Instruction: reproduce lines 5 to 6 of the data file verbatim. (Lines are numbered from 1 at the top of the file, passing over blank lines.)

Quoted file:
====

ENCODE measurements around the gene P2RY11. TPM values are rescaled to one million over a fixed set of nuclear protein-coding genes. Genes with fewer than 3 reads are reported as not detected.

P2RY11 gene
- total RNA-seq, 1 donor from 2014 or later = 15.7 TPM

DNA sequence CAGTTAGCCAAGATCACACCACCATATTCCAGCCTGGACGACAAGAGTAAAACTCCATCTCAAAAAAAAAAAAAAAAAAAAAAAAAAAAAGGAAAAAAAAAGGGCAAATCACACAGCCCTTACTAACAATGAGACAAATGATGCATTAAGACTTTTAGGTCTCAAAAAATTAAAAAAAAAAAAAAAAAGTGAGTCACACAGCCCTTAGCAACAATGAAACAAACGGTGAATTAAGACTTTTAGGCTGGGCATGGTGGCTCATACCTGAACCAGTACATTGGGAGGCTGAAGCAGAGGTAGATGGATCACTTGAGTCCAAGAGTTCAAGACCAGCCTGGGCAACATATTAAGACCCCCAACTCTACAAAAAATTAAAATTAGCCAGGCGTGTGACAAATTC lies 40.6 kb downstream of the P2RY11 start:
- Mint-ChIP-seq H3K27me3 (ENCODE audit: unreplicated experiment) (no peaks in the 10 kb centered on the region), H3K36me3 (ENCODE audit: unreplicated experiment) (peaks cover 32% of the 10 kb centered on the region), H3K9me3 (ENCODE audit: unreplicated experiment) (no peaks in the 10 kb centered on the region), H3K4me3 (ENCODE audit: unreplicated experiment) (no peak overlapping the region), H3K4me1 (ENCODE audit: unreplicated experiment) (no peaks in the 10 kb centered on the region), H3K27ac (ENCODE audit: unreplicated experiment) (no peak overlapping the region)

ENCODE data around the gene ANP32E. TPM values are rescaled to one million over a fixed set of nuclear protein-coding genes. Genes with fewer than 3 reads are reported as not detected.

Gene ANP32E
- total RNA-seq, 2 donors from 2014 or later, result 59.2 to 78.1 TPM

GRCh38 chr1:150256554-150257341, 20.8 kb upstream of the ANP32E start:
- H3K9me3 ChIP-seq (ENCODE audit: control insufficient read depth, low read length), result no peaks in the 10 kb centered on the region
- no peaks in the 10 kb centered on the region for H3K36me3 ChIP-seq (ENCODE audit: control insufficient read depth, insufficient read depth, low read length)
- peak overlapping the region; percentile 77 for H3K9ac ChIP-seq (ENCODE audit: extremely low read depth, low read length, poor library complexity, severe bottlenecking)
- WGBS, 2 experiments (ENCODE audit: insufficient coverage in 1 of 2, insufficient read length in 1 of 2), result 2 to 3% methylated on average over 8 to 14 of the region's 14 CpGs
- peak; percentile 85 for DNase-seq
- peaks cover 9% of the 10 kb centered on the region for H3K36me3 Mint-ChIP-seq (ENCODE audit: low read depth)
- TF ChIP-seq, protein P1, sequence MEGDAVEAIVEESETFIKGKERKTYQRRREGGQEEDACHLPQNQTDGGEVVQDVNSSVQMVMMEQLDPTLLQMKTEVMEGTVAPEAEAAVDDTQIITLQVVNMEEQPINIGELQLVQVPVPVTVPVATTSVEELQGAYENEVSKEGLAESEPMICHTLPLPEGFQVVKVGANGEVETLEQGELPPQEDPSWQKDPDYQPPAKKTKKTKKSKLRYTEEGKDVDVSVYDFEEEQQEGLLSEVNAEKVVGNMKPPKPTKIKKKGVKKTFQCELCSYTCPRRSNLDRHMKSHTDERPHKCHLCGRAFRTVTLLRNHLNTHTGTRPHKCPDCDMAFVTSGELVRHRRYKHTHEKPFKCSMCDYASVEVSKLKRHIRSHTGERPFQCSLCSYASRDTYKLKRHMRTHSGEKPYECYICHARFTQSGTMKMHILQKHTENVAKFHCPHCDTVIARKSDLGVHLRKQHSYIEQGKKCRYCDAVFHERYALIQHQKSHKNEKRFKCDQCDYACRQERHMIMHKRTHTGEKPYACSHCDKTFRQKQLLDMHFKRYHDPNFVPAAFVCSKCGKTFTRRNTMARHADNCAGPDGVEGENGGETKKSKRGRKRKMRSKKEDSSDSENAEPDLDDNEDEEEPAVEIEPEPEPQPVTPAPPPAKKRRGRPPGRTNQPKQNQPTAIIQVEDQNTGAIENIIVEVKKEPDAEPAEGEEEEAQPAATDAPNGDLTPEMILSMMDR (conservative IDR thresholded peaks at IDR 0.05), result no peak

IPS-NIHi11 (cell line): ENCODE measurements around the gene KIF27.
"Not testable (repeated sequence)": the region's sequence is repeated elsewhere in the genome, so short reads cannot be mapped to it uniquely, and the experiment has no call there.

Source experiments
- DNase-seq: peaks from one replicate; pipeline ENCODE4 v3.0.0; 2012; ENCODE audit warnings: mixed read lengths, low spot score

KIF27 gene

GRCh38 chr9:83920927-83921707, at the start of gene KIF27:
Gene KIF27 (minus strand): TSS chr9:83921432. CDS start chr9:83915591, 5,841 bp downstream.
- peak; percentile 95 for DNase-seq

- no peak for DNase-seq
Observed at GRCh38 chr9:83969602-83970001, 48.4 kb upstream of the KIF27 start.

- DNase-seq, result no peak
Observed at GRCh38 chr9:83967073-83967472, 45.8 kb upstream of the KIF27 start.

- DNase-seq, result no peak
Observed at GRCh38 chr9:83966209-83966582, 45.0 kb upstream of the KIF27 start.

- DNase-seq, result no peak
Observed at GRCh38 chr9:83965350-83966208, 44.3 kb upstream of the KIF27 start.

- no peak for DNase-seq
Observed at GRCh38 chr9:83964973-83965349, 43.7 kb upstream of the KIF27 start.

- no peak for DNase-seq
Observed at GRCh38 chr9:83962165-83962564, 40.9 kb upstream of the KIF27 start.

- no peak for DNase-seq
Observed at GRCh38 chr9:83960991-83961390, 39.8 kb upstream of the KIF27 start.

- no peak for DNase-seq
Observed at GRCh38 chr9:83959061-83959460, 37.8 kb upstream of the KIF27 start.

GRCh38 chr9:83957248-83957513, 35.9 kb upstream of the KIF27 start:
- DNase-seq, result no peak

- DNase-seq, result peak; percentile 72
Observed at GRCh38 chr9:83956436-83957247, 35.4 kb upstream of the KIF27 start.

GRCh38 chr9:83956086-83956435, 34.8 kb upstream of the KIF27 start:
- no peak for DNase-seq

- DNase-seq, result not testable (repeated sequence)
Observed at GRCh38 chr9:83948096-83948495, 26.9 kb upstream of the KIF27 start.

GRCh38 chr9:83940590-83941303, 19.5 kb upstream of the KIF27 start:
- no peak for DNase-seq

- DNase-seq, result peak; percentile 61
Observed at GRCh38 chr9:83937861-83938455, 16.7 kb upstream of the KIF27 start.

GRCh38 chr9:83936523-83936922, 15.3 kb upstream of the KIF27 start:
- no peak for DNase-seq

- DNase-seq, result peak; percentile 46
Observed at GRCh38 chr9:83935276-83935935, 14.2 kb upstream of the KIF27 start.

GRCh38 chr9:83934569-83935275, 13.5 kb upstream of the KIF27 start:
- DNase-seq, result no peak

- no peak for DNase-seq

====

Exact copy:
- Mint-ChIP-seq H3K27me3 (ENCODE audit: unreplicated experiment) (no peaks in the 10 kb centered on the region), H3K36me3 (ENCODE audit: unreplicated experiment) (peaks cover 32% of the 10 kb centered on the region), H3K9me3 (ENCODE audit: unreplicated experiment) (no peaks in the 10 kb centered on the region), H3K4me3 (ENCODE audit: unreplicated experiment) (no peak overlapping the region), H3K4me1 (ENCODE audit: unreplicated experiment) (no peaks in the 10 kb centered on the region), H3K27ac (ENCODE audit: unreplicated experiment) (no peak overlapping the region)

ENCODE data around the gene ANP32E. TPM values are rescaled to one million over a fixed set of nuclear protein-coding genes. Genes with fewer than 3 reads are reported as not detected.